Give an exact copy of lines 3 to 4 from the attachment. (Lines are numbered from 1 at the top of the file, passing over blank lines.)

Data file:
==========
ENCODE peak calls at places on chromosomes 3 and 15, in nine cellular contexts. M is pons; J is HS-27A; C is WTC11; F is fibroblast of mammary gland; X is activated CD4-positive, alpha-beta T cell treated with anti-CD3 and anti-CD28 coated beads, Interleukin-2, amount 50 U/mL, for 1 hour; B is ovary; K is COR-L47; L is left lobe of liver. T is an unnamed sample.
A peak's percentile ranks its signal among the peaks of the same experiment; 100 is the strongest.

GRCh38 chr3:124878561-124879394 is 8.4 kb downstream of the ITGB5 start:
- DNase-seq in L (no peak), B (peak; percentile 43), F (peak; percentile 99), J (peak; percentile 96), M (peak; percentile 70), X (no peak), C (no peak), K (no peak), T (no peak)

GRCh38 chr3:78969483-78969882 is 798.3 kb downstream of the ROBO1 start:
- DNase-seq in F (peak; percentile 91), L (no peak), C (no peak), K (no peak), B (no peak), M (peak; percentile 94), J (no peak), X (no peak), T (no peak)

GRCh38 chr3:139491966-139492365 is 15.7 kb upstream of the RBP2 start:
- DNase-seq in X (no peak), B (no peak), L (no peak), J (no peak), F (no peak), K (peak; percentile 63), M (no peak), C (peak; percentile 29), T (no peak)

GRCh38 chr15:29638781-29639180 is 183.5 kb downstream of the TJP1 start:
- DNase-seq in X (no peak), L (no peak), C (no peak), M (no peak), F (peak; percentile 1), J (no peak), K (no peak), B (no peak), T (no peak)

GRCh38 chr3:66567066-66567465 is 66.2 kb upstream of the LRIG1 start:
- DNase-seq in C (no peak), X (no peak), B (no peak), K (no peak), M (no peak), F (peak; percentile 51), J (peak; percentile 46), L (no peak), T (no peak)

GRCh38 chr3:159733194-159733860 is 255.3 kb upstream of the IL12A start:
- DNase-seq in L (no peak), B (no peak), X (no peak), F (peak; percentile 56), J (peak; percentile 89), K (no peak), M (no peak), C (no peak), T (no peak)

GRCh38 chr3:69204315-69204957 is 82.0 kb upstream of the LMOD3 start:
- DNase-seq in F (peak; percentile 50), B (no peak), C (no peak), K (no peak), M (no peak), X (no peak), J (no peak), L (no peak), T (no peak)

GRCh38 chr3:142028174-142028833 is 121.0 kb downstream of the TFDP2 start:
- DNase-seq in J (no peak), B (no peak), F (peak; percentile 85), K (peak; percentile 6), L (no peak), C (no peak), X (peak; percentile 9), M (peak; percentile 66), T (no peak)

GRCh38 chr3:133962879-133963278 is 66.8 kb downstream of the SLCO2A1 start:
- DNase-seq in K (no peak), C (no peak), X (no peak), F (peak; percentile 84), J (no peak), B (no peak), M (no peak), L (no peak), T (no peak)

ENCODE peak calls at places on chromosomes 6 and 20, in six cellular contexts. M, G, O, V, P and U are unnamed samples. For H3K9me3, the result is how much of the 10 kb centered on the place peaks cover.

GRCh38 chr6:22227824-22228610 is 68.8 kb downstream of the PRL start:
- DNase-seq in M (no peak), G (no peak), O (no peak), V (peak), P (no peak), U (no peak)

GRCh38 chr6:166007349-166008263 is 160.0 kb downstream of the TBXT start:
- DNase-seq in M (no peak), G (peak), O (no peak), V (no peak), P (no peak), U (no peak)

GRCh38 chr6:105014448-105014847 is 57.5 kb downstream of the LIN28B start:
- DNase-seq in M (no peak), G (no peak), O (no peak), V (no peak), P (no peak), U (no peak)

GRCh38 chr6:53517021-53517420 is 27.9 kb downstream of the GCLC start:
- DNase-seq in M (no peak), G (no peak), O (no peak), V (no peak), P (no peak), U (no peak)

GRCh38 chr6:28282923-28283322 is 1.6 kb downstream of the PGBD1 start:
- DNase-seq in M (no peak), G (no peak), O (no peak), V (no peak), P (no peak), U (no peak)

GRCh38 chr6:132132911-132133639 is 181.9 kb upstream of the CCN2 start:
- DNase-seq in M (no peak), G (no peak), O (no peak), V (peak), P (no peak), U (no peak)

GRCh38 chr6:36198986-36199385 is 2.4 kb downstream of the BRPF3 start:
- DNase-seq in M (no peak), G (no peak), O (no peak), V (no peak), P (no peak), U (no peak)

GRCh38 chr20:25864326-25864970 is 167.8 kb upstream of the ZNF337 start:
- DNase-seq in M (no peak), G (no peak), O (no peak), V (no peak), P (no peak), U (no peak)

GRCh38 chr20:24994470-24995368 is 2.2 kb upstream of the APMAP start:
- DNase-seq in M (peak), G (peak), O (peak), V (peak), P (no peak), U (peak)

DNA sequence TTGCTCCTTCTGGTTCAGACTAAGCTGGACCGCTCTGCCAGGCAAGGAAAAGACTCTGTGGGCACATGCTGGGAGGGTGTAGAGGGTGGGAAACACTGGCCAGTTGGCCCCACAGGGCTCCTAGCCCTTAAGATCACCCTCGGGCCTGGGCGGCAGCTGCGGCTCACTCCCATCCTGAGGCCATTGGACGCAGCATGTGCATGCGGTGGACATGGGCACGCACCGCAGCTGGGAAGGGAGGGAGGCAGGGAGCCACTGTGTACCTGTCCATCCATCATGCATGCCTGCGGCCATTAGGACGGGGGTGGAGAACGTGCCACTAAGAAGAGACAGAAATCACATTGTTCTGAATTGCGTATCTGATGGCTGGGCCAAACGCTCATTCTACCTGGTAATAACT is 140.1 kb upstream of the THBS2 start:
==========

GRCh38 chr3:124878561-124879394 is 8.4 kb downstream of the ITGB5 start:
- DNase-seq in L (no peak), B (peak; percentile 43), F (peak; percentile 99), J (peak; percentile 96), M (peak; percentile 70), X (no peak), C (no peak), K (no peak), T (no peak)